Following that season, Bunker would be a slightly below average pitcher for the rest of his career. Over the next seven years, Bunker posted a 41-46 record along with an ERA+ of 96.
In 101 games in 1994, Bob Hamelin was able to show off an impressive amount of power, smashing 24 home runs and batting .282. This performance was good enough to win Hamelin the American League Rookie of the Year award.
Things would not go well for Hamelin over the next four years. He would only break the 10 home run mark one more time, and he had a .235 batting average over that time period. Just a short time after he broke on to the scene, Hamelin was out of the majors altogether.
Pete Schourek began his major league career with three miserable seasons with the New York Mets. He was then placed on waivers and claimed by the Cincinnati Reds.
It looked like a change of scenery was exactly what Schourek needed. He was lights out during the 1995 season, going 18-7 with a 3.22 ERA. He would finish second in the National League Cy Young voting that year.
This season was certainly an anomaly for Schourek, who would never win more then eight games in his 11-year career.
For a starting pitcher with an 11-year career, it is certainly shocking that just under 40 percent of his wins came in one season. That is exactly what happened with Paul Abbott.
Abbott won 17 games in 2001, and only 26 in the other 10 years of his career. His impressive 2001 season was certainly the pinnacle of Abbott's career.
Bill James' outstanding season was a big reason why the 1914 Boston Braves won the Word Series. It was just his second year in the majors, but James was able to put up great numbers.
Following that season, things were not the same for James. He was suffering from a dead arm which some have surmised was actually a torn rotator cuff (h/t David Jones of SABR). Whatever James was actually suffering from, it led to him being a one-hit wonder.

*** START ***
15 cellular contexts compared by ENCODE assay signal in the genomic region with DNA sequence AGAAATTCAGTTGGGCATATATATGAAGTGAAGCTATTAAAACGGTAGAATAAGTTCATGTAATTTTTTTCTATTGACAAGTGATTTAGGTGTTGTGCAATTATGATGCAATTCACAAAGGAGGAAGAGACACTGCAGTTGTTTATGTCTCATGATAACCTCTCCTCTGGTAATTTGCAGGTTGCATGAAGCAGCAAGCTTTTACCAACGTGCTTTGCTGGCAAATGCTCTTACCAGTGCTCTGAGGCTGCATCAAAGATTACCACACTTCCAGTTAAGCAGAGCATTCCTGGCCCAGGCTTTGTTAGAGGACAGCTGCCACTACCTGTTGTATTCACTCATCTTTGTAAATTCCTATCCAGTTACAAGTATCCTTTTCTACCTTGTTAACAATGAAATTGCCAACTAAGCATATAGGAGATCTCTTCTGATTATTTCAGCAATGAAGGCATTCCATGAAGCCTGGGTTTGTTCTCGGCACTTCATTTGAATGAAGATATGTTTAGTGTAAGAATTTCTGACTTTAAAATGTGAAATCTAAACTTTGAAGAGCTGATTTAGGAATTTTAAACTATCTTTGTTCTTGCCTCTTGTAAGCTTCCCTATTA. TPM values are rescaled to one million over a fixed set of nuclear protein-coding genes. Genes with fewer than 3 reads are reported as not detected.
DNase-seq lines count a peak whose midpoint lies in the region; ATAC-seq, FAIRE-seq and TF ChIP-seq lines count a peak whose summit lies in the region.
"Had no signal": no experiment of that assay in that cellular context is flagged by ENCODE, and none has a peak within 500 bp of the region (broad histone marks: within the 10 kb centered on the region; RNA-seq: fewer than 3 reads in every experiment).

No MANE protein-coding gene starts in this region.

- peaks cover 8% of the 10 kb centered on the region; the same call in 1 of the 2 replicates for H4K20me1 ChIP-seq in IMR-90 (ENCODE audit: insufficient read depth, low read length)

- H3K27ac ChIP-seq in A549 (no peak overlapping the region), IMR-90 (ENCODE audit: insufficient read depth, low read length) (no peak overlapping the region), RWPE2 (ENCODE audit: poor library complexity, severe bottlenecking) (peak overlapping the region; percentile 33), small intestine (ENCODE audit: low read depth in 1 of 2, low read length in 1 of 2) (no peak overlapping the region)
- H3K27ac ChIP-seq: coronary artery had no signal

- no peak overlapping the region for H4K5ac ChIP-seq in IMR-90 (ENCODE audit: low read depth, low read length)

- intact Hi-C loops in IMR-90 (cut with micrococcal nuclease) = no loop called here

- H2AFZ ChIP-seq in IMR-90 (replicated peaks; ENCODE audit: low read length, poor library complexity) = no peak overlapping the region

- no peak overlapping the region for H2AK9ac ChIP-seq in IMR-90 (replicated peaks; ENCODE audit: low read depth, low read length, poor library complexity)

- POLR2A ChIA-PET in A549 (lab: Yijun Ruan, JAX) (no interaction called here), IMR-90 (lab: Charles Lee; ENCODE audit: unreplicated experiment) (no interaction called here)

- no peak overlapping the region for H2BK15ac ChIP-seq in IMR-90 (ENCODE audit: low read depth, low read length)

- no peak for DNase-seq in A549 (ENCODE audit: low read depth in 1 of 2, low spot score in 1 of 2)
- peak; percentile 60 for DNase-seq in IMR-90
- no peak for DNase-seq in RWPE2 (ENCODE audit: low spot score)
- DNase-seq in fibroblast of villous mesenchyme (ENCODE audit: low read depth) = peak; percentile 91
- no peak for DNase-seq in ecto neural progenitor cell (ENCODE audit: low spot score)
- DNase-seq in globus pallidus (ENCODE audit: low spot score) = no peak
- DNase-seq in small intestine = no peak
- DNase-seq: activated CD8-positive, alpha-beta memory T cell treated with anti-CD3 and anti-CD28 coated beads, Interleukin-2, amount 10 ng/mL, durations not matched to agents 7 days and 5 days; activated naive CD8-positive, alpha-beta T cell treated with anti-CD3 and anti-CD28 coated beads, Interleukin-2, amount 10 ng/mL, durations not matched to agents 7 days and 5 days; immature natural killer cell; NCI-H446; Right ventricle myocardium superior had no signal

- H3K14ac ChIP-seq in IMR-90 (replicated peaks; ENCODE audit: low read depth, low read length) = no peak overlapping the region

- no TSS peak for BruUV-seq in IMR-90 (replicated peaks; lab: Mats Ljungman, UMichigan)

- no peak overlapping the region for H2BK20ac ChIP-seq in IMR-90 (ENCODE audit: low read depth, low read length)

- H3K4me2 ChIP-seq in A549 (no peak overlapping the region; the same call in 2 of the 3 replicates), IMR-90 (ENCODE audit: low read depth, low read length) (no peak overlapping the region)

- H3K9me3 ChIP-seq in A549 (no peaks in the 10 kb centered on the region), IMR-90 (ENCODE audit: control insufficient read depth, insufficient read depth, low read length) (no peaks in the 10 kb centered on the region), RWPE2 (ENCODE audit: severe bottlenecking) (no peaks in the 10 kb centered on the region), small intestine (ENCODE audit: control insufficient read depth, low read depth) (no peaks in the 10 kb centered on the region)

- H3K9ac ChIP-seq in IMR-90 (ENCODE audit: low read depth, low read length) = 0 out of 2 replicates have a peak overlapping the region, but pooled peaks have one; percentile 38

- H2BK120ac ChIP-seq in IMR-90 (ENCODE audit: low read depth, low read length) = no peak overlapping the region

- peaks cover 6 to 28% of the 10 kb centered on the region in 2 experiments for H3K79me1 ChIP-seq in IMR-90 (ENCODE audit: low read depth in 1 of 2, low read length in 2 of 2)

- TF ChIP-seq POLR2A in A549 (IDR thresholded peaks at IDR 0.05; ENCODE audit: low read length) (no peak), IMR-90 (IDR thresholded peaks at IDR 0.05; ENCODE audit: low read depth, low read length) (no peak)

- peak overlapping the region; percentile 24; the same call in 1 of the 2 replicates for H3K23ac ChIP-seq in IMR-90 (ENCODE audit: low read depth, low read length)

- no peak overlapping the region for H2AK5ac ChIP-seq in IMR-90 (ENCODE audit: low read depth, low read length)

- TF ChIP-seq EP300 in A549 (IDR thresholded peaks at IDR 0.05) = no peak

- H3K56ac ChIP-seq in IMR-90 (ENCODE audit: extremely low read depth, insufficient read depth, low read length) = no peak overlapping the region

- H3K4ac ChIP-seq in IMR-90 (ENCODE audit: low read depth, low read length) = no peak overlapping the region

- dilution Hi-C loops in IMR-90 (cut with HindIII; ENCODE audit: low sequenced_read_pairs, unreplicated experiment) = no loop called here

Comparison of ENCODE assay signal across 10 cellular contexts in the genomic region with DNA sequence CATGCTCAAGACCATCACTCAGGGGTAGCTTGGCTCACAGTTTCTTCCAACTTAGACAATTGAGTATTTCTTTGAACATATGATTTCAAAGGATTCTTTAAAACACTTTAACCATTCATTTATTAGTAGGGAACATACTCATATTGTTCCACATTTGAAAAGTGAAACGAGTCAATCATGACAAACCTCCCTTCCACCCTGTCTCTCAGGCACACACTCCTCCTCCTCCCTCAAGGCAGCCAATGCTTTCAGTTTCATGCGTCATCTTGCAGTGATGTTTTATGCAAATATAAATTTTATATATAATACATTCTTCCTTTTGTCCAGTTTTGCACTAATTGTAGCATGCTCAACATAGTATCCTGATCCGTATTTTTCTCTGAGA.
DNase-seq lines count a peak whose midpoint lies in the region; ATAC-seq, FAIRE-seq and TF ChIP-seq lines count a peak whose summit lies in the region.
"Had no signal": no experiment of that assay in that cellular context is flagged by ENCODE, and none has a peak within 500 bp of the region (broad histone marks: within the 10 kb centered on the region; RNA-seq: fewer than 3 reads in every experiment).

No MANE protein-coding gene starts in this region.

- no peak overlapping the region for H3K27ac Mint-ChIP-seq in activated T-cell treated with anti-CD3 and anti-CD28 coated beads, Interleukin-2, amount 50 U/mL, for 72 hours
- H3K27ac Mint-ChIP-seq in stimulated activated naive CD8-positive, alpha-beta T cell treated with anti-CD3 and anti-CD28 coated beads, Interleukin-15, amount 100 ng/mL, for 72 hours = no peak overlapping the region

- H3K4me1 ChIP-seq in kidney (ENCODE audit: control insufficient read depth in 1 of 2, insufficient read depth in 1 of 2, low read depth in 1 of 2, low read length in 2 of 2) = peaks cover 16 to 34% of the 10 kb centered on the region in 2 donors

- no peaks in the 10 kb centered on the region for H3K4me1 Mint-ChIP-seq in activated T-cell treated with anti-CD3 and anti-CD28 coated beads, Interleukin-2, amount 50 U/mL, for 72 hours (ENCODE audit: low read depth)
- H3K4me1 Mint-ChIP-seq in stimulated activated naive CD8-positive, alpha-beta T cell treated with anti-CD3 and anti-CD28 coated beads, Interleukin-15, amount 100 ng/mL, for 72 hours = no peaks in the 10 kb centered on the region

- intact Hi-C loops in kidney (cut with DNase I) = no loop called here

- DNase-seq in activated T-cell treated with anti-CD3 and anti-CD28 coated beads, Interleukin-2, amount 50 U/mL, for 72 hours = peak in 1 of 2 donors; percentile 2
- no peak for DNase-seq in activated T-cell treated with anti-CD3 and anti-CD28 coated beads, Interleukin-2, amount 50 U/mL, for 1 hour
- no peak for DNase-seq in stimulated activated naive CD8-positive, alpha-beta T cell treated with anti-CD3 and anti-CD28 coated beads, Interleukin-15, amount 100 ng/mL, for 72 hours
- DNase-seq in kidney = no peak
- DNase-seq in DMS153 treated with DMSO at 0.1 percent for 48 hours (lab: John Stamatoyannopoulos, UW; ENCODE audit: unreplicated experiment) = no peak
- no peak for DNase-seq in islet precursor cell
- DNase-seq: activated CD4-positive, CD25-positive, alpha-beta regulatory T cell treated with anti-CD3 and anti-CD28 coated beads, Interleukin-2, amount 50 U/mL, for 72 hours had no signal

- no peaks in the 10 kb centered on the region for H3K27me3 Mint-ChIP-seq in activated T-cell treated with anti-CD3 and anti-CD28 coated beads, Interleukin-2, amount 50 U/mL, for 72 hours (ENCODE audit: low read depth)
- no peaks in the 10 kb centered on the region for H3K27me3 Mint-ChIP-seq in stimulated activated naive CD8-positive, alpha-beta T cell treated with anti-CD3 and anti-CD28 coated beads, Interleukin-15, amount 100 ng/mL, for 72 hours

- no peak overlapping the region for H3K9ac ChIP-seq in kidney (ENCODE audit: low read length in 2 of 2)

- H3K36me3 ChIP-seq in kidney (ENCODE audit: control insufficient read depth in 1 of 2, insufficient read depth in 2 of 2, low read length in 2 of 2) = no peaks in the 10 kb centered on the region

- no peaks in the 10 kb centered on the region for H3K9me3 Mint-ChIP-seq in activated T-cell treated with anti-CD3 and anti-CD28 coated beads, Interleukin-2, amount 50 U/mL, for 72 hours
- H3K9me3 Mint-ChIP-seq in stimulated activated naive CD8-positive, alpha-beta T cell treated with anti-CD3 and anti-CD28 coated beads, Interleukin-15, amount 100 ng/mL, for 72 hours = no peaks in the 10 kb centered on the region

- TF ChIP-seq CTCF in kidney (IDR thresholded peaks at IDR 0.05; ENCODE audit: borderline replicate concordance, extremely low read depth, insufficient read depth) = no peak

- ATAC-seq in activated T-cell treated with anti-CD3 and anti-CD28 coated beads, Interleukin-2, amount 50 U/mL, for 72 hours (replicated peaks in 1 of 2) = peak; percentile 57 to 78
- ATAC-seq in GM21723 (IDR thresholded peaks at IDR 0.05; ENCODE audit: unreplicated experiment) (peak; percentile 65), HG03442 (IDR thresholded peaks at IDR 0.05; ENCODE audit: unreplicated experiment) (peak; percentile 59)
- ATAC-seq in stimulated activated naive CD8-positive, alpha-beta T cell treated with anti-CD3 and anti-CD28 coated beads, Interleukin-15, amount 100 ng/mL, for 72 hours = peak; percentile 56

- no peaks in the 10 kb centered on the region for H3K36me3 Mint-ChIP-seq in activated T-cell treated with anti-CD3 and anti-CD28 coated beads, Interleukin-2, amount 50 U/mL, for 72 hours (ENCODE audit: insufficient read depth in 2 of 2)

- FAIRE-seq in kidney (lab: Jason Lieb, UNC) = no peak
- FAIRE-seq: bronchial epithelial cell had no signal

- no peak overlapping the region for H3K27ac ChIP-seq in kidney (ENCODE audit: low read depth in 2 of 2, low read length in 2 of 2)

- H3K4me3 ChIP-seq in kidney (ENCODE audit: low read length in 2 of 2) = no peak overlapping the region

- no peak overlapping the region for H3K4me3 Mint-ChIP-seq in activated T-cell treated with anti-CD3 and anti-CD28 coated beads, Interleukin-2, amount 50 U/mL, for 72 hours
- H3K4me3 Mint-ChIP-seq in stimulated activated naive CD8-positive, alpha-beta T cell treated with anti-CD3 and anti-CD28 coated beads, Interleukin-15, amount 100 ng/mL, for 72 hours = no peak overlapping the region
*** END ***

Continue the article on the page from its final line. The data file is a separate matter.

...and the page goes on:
Before all of the hype that surrounded Bryce Harper and Stephen Strasburg, there was a lot of hype thrown on another young phenom: David Clyde.
Selected by the Texas Rangers with the first overall pick in the 1973 MLB draft, the Houston teenager skipped the minor leagues and began his career in the majors. Clyde's first start, an eight-strikeout performance in which he allowed one hit over five innings, only added to the hype.
That start would be Clyde's one big moment. He never had a winning season and was in the major leagues for part of five seasons.
Wayne Garland had seven wins in three seasons entering 1976. Things would get much better for him that year as he went 20-6 with a 2.67 ERA.
Following that season, Garland became a free agent and received the first 10-year deal in MLB history (h/t Mike Tully of The Los Angeles Times). The Cleveland Indians paid him $2.3 million and they only got 28 wins from Garland.
While Brady Anderson was selected to three All-Star Games, he is still deserving of a spot on this list because a lot of his career production came during one season.
Anderson hit 50 home runs, nearly a quarter of his career total in 1996. That home run total is more than his next two highest seasons combined. As a result of this power surge, Anderson's name has been connected with steroids (h/t Jeremy Greenhouse of The Hardball Times).
There have been a number of pitchers that have gone to Colorado and have struggled because Coors Field is a hitters' park. Marvin Freeman was able to buck that trend.
Freeman was converted to a starter by the Rockies and went 10-2 with a 2.80 ERA in the strike-shortened 1994 season (he finished third in the National League Cy Young voting that season). Freeman struggled over the next two seasons and his career in the majors ended quickly.